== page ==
We read with interest the paper by Biswas et al. [1] reporting on a “Very rare incidence of ascending paralysis in a patient of traumatic spinal cord injury: a case report”. They comprehensively describe a case of delayed neurological deterioration following traumatic spinal cord injury (TSCI). Two weeks post-operatively, their patient developed progressive sensory loss and weakness of the abdominal musculature. There was ascension of the level of injury from T12 to T2 at 25 days post-op, with compatible hyperintense T2 signal change on MRI. The authors attribute the clinical presentation to Subacute Progressive Ascending Myelopathy (SPAM).

Delayed neurological deterioration following TSCI is well-documented in the literature, and not “Very rare” as Biswas et al report, including SPAM and post-traumatic syringomyelia (PTS). We recently published our experience of a related condition, which we term Chronic Relapsing Ascending Myelopathy (CRAM) [2]. Our patient experienced delayed ascending neurological deterioration at four months post-TSCI. In contrast, the neurological level of injury ascended from T4 to C5, responded to surgery with a relapsing course, and overall improved to their neurological baseline. We propose that SPAM, CRAM, and PTS, lie on a spectrum, each with differing clinical, radiological, and temporal patterns.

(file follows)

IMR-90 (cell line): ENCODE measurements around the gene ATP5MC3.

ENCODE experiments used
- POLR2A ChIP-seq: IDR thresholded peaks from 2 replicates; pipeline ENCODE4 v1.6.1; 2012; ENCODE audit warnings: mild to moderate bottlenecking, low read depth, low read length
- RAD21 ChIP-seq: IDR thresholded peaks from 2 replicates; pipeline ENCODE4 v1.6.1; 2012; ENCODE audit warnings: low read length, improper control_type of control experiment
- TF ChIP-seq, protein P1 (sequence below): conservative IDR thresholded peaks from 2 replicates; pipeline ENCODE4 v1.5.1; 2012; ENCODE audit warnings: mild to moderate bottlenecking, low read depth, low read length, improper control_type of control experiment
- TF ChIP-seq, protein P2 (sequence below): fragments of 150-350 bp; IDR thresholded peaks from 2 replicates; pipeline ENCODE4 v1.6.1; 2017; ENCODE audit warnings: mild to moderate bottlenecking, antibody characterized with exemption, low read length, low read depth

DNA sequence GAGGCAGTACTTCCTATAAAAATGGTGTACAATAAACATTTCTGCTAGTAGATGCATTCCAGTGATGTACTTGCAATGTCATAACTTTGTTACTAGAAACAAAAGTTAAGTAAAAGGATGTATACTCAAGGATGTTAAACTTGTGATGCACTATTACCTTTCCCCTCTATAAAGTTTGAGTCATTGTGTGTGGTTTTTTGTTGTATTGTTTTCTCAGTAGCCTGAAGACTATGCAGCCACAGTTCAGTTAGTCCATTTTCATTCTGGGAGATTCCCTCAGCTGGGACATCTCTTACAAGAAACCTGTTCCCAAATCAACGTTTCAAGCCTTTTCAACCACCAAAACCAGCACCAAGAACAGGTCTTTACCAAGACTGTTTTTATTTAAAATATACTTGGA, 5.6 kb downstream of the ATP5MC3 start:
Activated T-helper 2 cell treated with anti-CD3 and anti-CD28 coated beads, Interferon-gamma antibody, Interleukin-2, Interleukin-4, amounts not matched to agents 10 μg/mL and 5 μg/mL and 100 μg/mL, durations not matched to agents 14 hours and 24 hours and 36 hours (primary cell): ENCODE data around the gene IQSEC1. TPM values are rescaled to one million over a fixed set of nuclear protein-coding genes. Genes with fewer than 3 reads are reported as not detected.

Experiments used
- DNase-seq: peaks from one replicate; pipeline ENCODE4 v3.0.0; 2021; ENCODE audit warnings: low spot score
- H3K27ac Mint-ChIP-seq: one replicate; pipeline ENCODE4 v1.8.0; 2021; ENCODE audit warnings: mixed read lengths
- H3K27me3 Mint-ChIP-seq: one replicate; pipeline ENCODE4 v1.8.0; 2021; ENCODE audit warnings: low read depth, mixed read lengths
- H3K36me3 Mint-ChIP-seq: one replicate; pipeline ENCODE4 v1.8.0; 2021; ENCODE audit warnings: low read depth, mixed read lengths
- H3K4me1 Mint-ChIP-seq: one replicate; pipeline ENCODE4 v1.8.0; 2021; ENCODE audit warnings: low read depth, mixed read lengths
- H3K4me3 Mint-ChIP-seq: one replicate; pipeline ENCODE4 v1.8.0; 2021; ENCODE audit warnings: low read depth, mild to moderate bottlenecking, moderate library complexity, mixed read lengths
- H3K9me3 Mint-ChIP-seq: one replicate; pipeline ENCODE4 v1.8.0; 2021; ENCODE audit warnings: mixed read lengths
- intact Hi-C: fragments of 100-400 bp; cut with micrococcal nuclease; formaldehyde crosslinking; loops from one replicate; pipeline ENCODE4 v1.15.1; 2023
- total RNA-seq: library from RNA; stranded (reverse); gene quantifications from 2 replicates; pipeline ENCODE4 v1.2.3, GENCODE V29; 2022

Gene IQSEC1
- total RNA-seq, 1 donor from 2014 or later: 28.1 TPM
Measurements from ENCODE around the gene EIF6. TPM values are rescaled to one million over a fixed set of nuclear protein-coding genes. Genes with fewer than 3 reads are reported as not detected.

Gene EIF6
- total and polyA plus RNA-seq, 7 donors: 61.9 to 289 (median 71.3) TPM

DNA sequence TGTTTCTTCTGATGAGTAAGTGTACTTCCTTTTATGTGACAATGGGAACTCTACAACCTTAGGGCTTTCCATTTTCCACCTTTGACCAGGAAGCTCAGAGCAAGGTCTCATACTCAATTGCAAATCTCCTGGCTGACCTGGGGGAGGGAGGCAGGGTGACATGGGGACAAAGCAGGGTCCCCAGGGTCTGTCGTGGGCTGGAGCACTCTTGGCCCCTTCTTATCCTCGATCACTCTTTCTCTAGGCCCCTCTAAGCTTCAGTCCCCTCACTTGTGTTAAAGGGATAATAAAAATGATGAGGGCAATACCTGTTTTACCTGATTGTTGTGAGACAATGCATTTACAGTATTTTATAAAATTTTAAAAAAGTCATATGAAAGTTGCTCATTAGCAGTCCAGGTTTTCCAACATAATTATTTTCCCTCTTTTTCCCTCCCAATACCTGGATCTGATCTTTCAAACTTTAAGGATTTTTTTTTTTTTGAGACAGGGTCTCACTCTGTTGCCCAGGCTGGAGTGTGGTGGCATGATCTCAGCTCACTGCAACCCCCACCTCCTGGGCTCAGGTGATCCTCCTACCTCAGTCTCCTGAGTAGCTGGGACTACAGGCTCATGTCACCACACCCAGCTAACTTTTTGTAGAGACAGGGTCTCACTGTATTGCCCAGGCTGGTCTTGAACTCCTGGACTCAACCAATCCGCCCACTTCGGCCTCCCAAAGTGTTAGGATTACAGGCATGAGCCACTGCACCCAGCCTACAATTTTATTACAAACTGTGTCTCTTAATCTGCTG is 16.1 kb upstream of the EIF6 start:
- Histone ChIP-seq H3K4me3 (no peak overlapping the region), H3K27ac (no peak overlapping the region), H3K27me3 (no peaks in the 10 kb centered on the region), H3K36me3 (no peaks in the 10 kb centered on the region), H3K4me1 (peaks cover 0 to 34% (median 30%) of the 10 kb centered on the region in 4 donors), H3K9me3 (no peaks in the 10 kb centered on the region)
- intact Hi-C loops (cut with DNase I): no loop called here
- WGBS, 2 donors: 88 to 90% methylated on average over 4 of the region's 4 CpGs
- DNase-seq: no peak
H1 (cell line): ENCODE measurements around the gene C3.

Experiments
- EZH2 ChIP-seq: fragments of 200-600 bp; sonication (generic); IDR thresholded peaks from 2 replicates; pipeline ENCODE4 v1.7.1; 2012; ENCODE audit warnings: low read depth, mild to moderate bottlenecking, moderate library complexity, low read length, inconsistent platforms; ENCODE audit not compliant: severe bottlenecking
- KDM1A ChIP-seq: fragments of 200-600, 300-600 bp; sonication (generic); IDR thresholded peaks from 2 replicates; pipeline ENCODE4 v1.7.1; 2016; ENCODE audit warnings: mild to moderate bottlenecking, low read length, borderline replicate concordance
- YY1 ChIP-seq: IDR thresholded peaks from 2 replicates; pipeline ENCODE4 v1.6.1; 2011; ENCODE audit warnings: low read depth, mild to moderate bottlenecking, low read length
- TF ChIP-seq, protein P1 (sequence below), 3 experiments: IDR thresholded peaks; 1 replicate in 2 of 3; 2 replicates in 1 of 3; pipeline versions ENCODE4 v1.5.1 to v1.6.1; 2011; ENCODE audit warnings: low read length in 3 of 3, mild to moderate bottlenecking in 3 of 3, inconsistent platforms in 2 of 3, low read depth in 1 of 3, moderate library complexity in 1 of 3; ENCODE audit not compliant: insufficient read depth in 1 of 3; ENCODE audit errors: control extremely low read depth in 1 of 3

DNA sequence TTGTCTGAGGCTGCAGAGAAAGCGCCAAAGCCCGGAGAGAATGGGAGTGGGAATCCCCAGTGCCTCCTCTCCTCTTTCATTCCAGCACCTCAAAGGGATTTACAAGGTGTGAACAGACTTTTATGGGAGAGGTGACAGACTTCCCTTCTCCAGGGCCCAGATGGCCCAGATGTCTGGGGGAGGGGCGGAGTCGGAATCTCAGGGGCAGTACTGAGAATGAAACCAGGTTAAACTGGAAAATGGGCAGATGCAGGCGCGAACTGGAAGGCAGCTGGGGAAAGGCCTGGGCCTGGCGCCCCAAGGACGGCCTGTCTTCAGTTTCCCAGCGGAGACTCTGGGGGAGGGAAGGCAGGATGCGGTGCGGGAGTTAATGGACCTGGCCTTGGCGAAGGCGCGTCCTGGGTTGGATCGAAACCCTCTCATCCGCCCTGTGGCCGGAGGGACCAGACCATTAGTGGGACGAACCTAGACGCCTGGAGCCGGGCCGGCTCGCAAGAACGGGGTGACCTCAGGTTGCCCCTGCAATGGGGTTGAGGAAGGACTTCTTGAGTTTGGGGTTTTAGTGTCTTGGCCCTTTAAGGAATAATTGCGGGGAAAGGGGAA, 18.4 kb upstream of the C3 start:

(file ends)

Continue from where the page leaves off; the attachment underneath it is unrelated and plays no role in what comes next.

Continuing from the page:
Importantly, CRAM is treatable. Our patient’s symptoms resolved with surgical detethering and expansion duroplasty of the spinal cord. Biswas et al postulate several theories for the neurological decline. Similar to their case, the biochemical, CSF and histological markers in our CRAM case were not consistent with underlying inflammatory, vasculitic or demyelinating pathology. However, intra-operative spinal cord monitoring in our case favours a mechanical aetiology. We demonstrated pulsatile CSF above the injury compared with non-pulsatile CSF below, at higher pressure. The pressure differential was corroborated by post-traumatic adhesions visualised intra-operatively, which may act as an obstructive focus of tethering.

Biswas and colleagues treated the patient with methylprednisolone infusion. They acknowledge that arrested neurological decline cannot be ascribed with certainty to the drug. We propose that progressive symptoms or adverse neuroradiological change in either SPAM, CRAM or PTS should lead to consideration of neurosurgical detethering, through adhesiolysis + /− expansion duroplasty.